So it seems this story about Goodmans perjury is based on an acceptance of Ned Kellys claim in the Cameron letter, a claim he doesn’t repeat in the Jerilderie letter, and on an allegation of Perjury against Mrs Goodman that was struck out when it got to court. The case was brought by “Cox’ a name not mentioned anywhere in relation to this incident so it probably had nothing to do with it even if it had proceeded.   Is this a myth in the making?
The answer to this was provided only a year ago, by Doug Morrissey in his book, ‘A Lawless Life’. He showed that Ned was completely confused about a separate case that Mr Goodman was involved with, and the  claim that Mr Goodman went to Gaol for four years for perjury was completely wrong. It never happened.  The person who went to Gaol was a man named Unger who tried to defraud Goodman. Unger went to gaol for 18 months and Goodman was never charged with anything.
Heres an extract from The Argus of February 19th 1878:
MONDAY, Feb l8.
(Before His Honour Mr Justice Fellows)
Mr C A Smyth prosecuted for the Crown
Morris Unger was charged with fraudulently concealing goods belonging to the
estate of Davis Goodman, of Winton, hawker and general dealer. Mr Molesworth appeared for the defence.….
….The jury found the defendant guilty, and his Honour sentenced him to l8 months hard labour. The Court adjourned till next day
So can anyone show me where in all this is the evidence that the Kellys, Dan in this instance, was being hounded and unfairly persecuted by the Police? There doesn’t seem to be much doubt that Dan Kelly and his nephews went to the Goodmans and as a result there was indeed a ‘fracas’. Perhaps it was a bit of drunken hooliganism arising out of Mrs Goodmans unwillingness to open her shop up to three inebriated hoons, late in the day with her husband away. There was property damage and some sort of threatened or actual assault, and theft. Complaints were made – perhaps exaggerated – arrests were made, some of the charges were dismissed and convictions and sentences were entered for others. The case however was misrepresented by Ned Kelly as  some sort of corrupt activity involving the Authorities and the Goodmans, and as ever with Ned Kelly the great persuader, he’s had everyone believing till now that this was another example of the victimisaion of the Kellys. Well  it wasn’t. Once again, to quote Ian Jones conclusion about Ned Kellys version of the Fitzpatrick event, “he lied”.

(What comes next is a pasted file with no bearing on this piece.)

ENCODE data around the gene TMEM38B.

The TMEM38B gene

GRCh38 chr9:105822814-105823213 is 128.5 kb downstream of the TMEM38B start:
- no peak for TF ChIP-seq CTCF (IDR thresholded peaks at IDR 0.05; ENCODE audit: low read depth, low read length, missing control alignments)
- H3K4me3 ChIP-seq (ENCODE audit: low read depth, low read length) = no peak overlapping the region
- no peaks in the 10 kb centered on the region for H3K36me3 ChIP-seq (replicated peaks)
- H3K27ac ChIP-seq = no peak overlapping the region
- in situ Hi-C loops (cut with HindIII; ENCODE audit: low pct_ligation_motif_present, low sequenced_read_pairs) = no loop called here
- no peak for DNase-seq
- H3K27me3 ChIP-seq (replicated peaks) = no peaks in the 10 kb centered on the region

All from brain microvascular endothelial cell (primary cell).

This is actually yet another example of how so much of the Kelly myth is based on an acceptance of lies from Ned Kelly. The truth of this episode is that Dan Kelly wasn’t  innocent or being picked on. He got what was coming to him, and I doubt there would be anyone in the Kelly world who has the courage to stick up for the persecuted and hounded Kelly myth and argue that he didnt? I will be amazed if there is.
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7 Replies to “Dan goes to Gaol; Two Kelly Myths sink”

  1. Dee. Hi. One thing that always plays on my mind is that Dan, Ned, Jim, Tom Lloyd etc were all just kids really. And I am not just talking about the Goodman incident. Stupid kids doing stupid things for a laugh or instructed to from those above. These guys obviously grew up in an environment of lawlessness with major influences from the likes of Wild Pat Quinn and others. What chance did they have? Was Ned ever taught about lifes etiquettes in his formative years? His Dad was gone at a young age and he was constantly around criminality. What chance did the Kelly boys have? Your thoughts on this?

  2. Mark I really appreciate your willingness to contribute to the discussion. I am disappointed that so few others do outside the small group that have been supporting me all along even while not necessarily agreeing with me – or even hardly ever agreeing with me but thats fine, its the debate thats important.